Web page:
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Re: [K12OSN] SATA drive for server with 25 users?

On Mon, 2006-10-16 at 19:46 -0700, Robert Arkiletian wrote:
> On 10/16/06, Petre Scheie <petre maltzen net> wrote:
>         We haven't had any discussion for a while now as to how well
>         SATA drives scale up in a
>         K12LTSP server.  It used to be, back in the PATA days, that an
>         ATA (also known as IDE)
>         drive would handle up to 10 clients, but going any higher than
>         that resulted in poor 
>         performance that could be addressed only by going to SCSI with
>         its ability to re-order
>         queues and so forth.  But SATA has been out for a while, it
>         now has many of the features
>         of SCSI, and I see that 10K RPM versions are available, and so
>         I'm wondering if the 
>         consensus now is that SATA is good enough for small and even
>         mid-size servers, where by
>         'midsize' I mean roughly 25 clients hanging off of it.  What
>         about 7200RPM SATA drives?
>         Thoughts?
> Although I use scsi in my server my advice would be to make a software
> raid 1 for / , /var, /tmp on 2 fast 10k rpm drives and /home and swap
> on another 2 (bigger) 7200rpm drives. Intel 945P chipsets usually come
> with ICHR southbridges (which have AHCI needed for NCQ) that have 4
> SATA ports. Or if you want lots of space for /home then buy another
> cheap Sil3132 based PCI-E SATA controller (I think SYBA makes them)
> for another 2 SATA ports and make a RAID 5 for /home with upto 4
> drives. 
Something to keep in the back of your head: RAID 1 is great. It has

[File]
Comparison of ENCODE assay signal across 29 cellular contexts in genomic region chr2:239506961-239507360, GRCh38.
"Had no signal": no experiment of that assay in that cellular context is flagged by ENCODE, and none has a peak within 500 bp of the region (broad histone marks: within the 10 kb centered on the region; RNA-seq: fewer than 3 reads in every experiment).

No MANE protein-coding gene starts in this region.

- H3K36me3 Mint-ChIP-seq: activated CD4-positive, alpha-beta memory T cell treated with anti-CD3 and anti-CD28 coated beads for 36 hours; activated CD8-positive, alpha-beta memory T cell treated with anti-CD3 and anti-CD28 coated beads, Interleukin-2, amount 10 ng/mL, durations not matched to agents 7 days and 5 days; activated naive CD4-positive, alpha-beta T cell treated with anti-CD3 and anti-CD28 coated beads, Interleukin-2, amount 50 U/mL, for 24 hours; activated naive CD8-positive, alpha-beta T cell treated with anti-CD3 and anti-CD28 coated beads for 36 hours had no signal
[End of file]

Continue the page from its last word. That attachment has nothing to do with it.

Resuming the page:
excellent speed on reads as it can send the heads in different
directions and part of the file from drive A and another part from drive

NFS can't handle a drive hiccup error during a read from a mirror drive
that is failing. It will cause a hard lock of the clients. I'm not done
on the diagnostics yet to determine if the kernel passed a drive read
error through the RAID process and into the NFS delivery process but it
was a disaster no matter how it happened. I'm still considering it as a
kernel fault (software RAID) as it should have trapped the error, failed
the drive and then reverted to the other drive.

>         Petre
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> -- 
> Robert Arkiletian
> Eric Hamber Secondary, Vancouver, Canada
> Fl_TeacherTool http://www3.telus.net/public/robark/Fl_TeacherTool/
> C++ GUI tutorial http://www3.telus.net/public/robark/ 
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James P. Kinney III          
CEO & Director of Engineering 
Local Net Solutions,LLC        

GPG ID: 829C6CA7 James P. Kinney III (M.S. Physics)
<jkinney localnetsolutions com>
Fingerprint = 3C9E 6366 54FC A3FE BA4D 0659 6190 ADC3 829C 6CA7

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